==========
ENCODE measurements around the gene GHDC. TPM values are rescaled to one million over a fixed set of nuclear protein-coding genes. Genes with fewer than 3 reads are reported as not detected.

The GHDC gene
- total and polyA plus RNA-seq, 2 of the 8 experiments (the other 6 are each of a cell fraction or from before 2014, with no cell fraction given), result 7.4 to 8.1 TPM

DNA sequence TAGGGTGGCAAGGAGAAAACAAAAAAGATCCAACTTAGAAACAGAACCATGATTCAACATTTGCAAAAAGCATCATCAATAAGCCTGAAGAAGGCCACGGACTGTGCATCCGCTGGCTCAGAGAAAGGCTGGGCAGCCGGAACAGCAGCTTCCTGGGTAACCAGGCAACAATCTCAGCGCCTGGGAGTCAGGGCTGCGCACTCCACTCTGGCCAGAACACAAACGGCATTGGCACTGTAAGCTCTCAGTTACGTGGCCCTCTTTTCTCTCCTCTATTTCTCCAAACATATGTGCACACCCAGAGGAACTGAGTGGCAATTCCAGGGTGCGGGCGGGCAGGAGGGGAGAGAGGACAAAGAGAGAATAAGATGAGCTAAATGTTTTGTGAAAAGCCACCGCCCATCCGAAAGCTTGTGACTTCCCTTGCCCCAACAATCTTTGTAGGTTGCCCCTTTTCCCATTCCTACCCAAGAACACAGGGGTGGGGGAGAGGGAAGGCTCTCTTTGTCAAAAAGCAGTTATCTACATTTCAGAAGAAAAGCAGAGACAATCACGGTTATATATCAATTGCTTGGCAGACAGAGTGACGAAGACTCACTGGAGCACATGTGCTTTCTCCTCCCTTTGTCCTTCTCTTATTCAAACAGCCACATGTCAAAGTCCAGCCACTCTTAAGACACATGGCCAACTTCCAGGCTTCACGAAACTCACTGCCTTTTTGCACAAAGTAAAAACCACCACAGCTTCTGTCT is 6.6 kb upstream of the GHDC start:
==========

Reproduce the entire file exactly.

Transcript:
ENCODE measurements around the gene GHDC. TPM values are rescaled to one million over a fixed set of nuclear protein-coding genes. Genes with fewer than 3 reads are reported as not detected.

The GHDC gene
- total and polyA plus RNA-seq, 2 of the 8 experiments (the other 6 are each of a cell fraction or from before 2014, with no cell fraction given), result 7.4 to 8.1 TPM

DNA sequence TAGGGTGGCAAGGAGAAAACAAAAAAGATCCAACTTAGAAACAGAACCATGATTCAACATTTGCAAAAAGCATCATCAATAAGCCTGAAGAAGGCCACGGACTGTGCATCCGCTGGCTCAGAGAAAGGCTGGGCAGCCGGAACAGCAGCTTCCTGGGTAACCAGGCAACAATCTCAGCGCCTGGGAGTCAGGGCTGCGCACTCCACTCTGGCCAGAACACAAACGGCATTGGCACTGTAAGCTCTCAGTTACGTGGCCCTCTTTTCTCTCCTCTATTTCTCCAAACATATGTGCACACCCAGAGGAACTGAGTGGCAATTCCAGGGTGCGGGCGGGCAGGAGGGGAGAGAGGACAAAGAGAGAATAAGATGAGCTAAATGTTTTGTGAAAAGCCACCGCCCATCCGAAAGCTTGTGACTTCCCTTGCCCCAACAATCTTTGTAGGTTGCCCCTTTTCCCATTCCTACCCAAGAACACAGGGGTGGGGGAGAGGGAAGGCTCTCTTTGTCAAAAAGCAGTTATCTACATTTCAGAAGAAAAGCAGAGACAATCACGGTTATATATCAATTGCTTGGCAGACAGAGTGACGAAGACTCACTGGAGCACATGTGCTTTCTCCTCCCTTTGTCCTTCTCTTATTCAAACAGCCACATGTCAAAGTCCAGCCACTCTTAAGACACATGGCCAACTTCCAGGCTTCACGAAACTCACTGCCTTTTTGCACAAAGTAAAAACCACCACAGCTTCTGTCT is 6.6 kb upstream of the GHDC start: